Incoming: Striving for Situational Awareness Makes Cyber an Ultimate Team Sport
Happy New Year! While I prepared this column well in advance of its publishing date, I unfortunately can predict with reasonable certainty (though I wish I could do this with the stock market) that another major cybersecurity event occurred last week or will occur next week.
People hardly have time to process the most recent cyber breach in the news without a news flash of another significant cybersecurity event resulting in the loss of high-value national security, personal, financial, medical or business-sensitive information. Cyberspace threats are real and growing. According to the 2016 Hewlett Packard Enterprise (HPE) Cyber Risk Report, it was—as it has been every year for the past several years—a year of new cyberspace security threat records. Ransomware exceeded $1 billion last year.
The National Institute of Standards and Technology (NIST) Risk Management Framework (RMF) and the U.S. Department of Homeland Security Continuous Diagnostics and Mitigation (CDM) program both were established to assist public sector organizations in keeping up with, if not anticipating, some of the cyberspace threats organizations face. According to HPE and FireEye advanced threat protection research, 69 percent of breaches were reported by a third party, compelling enterprises globally to spend more time and funding on reactive measures versus proactive risk management.
Public sector organizations have embraced the RMF to address cyberspace threats, using enterprisewide programs to continuously identify, prioritize and document risks. As a result, an economical set of control measures involving people, processes and technology can be selected to mitigate the cybersecurity risks to an acceptable level. This approach also begins the process of identifying the dependencies between assets and missions; executing incident response and remediation according to priorities; and generating an easily understood view of the overall security posture.
Too often, however, “Everyone thinks they have a plan until they get punched in the face,” as a former heavyweight championship boxer said. The necessary next step for many organizations is to evolve from a CDM model to a comprehensive cyber situational awareness (SA) model based on analysis of millions of sensors, processing billions of files and web objects, and correlation of global network traffic flows against industry threat intelligence feeds and threat models. These results must be shared continuously within the organization as well as with its external partners, making cybersecurity the ultimate team sport. The model must also fuse analytics with mission dependencies.
While a cyber SA construct can be a complex and bewildering topic for policy makers not used to working within the daily cyberspace ecosystem, today’s cyberspace environment is much like the merchant sailor’s setting in the age of piracy. There was limited capability—the navy usually was not in your area to protect you—and details were sparse as to when an attack might occur, until that dot on the horizon became large enough to be viewed. By applying well-recognized risk management principles commonly used in other security domains, such as transportation and port security, and comparing the approach to dealing with other predatory and adaptive threats, including terrorists and foreign intelligence services, a clearer picture emerges—much better than the merchant sailor’s horizon-only view.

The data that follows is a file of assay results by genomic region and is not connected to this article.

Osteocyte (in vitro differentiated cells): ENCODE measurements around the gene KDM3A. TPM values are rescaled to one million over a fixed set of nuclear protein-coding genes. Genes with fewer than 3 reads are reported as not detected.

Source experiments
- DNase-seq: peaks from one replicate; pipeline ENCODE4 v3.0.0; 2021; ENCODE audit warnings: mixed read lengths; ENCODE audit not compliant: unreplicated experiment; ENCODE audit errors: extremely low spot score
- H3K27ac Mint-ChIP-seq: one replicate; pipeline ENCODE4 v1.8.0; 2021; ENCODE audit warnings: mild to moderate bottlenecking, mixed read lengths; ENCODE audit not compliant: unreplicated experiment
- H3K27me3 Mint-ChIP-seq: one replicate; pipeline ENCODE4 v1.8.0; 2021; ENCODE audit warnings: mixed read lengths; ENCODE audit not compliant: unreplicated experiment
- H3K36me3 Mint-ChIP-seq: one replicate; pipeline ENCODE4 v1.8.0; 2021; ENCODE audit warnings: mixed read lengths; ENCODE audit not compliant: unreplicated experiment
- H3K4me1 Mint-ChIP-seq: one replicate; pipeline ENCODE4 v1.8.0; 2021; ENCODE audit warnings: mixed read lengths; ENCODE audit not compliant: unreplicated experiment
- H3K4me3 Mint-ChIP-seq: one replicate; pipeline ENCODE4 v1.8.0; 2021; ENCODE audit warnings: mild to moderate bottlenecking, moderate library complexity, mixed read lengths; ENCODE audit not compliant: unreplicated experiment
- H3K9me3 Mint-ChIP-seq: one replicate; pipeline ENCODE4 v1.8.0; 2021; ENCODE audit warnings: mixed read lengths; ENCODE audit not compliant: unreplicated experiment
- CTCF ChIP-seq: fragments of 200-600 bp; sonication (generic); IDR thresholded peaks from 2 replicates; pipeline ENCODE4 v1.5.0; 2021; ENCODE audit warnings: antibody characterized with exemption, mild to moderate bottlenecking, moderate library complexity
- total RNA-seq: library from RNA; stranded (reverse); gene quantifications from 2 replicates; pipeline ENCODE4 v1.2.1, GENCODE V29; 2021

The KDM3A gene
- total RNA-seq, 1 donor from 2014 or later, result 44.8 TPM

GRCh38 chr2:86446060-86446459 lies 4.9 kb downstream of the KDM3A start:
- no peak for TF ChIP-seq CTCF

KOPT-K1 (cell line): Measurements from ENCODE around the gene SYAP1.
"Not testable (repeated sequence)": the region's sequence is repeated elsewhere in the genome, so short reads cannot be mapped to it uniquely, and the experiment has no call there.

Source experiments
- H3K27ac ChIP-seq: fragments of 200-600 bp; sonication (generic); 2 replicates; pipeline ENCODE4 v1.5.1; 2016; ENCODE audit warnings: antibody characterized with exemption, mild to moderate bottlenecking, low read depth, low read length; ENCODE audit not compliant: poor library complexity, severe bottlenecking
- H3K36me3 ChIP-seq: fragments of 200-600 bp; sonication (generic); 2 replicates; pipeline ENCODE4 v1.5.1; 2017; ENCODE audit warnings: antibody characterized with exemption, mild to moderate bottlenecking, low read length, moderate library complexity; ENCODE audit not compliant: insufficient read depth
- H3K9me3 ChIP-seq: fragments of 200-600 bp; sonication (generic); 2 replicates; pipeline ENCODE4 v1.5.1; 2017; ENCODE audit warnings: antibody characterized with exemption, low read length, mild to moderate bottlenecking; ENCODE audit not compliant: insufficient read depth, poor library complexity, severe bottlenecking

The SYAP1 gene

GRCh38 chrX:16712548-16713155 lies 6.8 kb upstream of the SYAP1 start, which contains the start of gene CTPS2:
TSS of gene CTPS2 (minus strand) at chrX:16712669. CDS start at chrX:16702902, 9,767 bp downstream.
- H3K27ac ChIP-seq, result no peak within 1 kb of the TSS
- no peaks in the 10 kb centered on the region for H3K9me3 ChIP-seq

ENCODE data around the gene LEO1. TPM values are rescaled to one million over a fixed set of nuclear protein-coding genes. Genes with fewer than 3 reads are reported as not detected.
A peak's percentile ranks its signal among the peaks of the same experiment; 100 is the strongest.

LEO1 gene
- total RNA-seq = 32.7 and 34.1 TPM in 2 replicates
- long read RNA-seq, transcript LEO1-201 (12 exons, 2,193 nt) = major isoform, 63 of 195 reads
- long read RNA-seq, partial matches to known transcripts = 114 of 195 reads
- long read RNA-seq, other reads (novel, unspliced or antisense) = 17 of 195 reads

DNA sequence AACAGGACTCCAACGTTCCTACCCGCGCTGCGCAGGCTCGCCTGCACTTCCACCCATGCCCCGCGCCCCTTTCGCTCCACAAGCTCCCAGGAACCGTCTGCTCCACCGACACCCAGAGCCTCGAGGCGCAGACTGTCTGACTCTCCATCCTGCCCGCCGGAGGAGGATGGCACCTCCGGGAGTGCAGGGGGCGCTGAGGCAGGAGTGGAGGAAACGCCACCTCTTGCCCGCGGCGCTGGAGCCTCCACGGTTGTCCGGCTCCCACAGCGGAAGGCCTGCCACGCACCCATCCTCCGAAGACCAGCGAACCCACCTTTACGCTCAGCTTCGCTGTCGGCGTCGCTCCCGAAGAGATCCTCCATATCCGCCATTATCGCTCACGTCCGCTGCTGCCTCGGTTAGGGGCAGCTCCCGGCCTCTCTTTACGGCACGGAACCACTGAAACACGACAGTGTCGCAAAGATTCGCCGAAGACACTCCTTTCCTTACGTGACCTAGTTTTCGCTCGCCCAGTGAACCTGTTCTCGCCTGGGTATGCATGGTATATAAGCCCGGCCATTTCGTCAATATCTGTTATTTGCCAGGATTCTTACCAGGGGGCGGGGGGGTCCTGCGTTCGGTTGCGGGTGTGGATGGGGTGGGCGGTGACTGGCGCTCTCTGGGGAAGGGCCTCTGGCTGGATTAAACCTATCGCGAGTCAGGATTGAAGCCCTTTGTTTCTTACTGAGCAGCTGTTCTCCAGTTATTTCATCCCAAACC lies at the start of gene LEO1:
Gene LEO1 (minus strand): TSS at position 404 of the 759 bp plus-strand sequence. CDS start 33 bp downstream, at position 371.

From my vantage point, cybersecurity traditionally has operated from a defensive position, supported by a default mode to patch, prevent, block and build “improved” versions of the same technology. This innovation deficit on the part of industry has affected end users, military commanders, chief information officers and chief information security officers trying to build mission assurance security strategies against unprecedented threat levels.
What matters in transforming an organization’s cyber SA is intelligence, integration, speed, analytics, expertise and resiliency. Many organizations still have a security strategy that was formulated before these concepts were fully understood.
Simply stated, no single countermeasure is effective against every threat. Resourcing cybersecurity and cyber SA becomes a matter of sound risk management decisions based on threats and vulnerabilities to data, applications, systems and networks that have the highest likelihood of impacting mission assurance.
Without cyber SA, a fragmented, imperfect view into enterprise networks and how cyberspace assets map to tasks, objectives and missions occurs—think driving a car with the oil and brake lights on. This incomplete view thwarts threat detection, trend analysis and pre-emptive actions creating slow or nonexistent reactions to threats and changing conditions and constricting a senior leader’s decision-making space.
The cyberspace environment today is just too complex. The crush of information in our everyday lives shortens our attention spans and limits the time we have to reflect. Moreover, to achieve any level of mission assurance and command and control confidence, cyber SA must be maximized so operational risks may be mitigated, managed or resolved before a mission or during operations—thereby protecting organizations both today and into the future.
Maj. Gen. Earl D. Matthews, USAF (Ret.), the former director of cyberspace operations in the Air Force’s Office of Information Dominance and Chief Information Officer, is vice president of Hewlett Packard Enterprise’s Enterprise Security Solutions Group for HPE Enterprise Services, U.S. Public Sector. The views expressed are his alone.